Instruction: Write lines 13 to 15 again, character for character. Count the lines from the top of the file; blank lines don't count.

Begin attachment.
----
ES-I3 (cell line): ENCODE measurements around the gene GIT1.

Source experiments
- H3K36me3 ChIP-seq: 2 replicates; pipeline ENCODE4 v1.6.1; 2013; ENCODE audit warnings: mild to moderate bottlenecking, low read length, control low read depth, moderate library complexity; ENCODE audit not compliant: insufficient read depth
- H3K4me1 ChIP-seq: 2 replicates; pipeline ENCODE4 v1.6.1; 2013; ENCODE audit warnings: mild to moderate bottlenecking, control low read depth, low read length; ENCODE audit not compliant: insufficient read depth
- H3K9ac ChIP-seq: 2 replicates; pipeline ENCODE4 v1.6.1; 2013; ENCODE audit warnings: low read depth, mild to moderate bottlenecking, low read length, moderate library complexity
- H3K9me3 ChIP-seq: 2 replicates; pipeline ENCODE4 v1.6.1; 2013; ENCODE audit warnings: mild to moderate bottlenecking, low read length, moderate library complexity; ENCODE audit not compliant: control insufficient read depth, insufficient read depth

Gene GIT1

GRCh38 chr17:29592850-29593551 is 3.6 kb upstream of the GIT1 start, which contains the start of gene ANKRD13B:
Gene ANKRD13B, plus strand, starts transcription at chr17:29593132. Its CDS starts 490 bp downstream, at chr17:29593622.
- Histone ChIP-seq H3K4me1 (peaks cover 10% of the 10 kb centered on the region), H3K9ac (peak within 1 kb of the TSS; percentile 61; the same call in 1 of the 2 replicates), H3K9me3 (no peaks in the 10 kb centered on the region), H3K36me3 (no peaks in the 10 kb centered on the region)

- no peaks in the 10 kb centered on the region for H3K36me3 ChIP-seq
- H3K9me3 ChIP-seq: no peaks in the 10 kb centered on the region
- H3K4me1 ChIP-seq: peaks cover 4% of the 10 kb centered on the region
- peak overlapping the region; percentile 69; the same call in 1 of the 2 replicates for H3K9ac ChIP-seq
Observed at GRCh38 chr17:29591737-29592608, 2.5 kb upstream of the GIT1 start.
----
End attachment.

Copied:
- H3K4me1 ChIP-seq: peaks cover 4% of the 10 kb centered on the region
- peak overlapping the region; percentile 69; the same call in 1 of the 2 replicates for H3K9ac ChIP-seq
Observed at GRCh38 chr17:29591737-29592608, 2.5 kb upstream of the GIT1 start.